Bear Lake/Pioneer Country In peaceful southeastern Idaho, the cottonwoods and aspens turn a vivid array of yellows and golds, in blazing contrast to Bear Lake—the so-called "Caribbean of the Rockies"—which is bright turquoise. The enormous 1889 Romanesque Revival tabernacle in the little town of Paris is not to be missed.
When to go: Late September to early October.
Directions: From Preston, take Idaho 36 to U.S. 89 and head south.

Orchard & Wine Country The fertile valley west of Boise isn't Idaho's most spellbinding landscape. But the cottonwoods—and grapevines and apple and peach trees—put on one of its best fall shows. Expect the full spectrum, from yellows to shocking reds. This is one of the oldest wine-growing regions in the Northwest, so plan to visit a few of the local wineries; they make everything from gewürztraminer to cabernet.
When to go: Late September to early October.
Directions: From Boise, take I-84 to Nampa, then Idaho 55 to Marsing. Follow U.S. 95 north to Payette then Idaho 52 to Emmett. Take Idaho 16 and Idaho 44 back to Boise.

Eastern Idaho Border The aspens and maples along the gorgeous back roads from the Palisades Reservoir to the Montana border west of Yellowstone turn every hue from pale yellow to crimson. The colors are even more spectacular for being set against plush green stands of pine and fir. Dramatic Upper Mesa Falls is an essential stop.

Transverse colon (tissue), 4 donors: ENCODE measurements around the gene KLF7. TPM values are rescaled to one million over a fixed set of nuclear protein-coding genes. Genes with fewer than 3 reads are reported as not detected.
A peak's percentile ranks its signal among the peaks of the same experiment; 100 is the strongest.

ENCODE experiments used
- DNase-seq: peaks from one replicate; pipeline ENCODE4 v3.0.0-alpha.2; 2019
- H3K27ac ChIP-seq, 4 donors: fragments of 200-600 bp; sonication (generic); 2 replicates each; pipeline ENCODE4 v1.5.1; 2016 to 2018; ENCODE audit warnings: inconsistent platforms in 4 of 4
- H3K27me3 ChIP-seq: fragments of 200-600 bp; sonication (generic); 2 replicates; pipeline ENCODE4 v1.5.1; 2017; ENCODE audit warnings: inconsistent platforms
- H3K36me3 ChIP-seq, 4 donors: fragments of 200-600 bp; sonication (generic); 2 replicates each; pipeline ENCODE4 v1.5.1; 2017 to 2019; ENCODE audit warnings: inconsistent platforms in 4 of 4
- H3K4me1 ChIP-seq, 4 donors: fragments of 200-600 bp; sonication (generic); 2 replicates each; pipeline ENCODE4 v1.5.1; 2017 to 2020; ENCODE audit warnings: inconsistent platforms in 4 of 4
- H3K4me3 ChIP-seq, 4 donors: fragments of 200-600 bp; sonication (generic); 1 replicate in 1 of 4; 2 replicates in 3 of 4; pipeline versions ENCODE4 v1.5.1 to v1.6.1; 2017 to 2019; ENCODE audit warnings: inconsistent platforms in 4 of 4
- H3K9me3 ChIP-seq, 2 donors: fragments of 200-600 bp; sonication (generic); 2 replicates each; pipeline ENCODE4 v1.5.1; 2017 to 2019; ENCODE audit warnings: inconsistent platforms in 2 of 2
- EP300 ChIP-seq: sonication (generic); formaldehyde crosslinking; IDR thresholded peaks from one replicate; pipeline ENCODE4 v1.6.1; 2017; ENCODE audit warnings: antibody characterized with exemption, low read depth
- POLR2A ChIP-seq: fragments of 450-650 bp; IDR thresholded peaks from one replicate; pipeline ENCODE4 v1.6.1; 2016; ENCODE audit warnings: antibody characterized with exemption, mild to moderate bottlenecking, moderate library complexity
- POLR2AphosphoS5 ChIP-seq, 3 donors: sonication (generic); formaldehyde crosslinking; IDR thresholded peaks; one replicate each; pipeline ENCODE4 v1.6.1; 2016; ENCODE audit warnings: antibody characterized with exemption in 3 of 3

When to go: Mid-September to mid-October.
Directions: From Palisades, take U.S. 26 to Swan Valley then head north on Idaho 31. Turn north on Idaho 33, then north on Idaho 32. At Ashton, take Idaho 47 until it joins U.S. 20 and proceed north.

Historic Columbia River Highway The fall foliage along this route is so dazzling that carmakers regularly turn up to shoot ads against the fiery backdrop of maples and cottonwoods. But leaves are only part of the allure. The road—completed in 1922 and famous for its ornate stonework—follows the Columbia as it cuts a steep canyon through the Cascades. Expect towering cliffs, waterfalls, and memorable views.
When to go: Mid to late October.
Directions: From Portland, take I-84 to Troutdale, then follow the Historic Columbia River Highway to Dodson. Return to I-84. Loop back to Portland via Oregon 35 and U.S. 26 through the Hood River Valley.

Central Cascades Driving through Washington's wild mountain forests, you're guaranteed wonderful fall colors. Especially lovely are the maples and butter yellow larches of the Tumwater Canyon (named for its waterfalls), west of the Bavarian-theme town of Leavenworth. By the time you get to Wenatchee, you're in apple country.
When to go: Late September to early October.
Directions: Follow U.S. 2 from Skykomish to Wenatchee.

Photography courtesy of Nickel Eisen/Wikimedia Commons


This article was first published in September 2000. Some facts may have aged gracelessly. Please call ahead to verify information.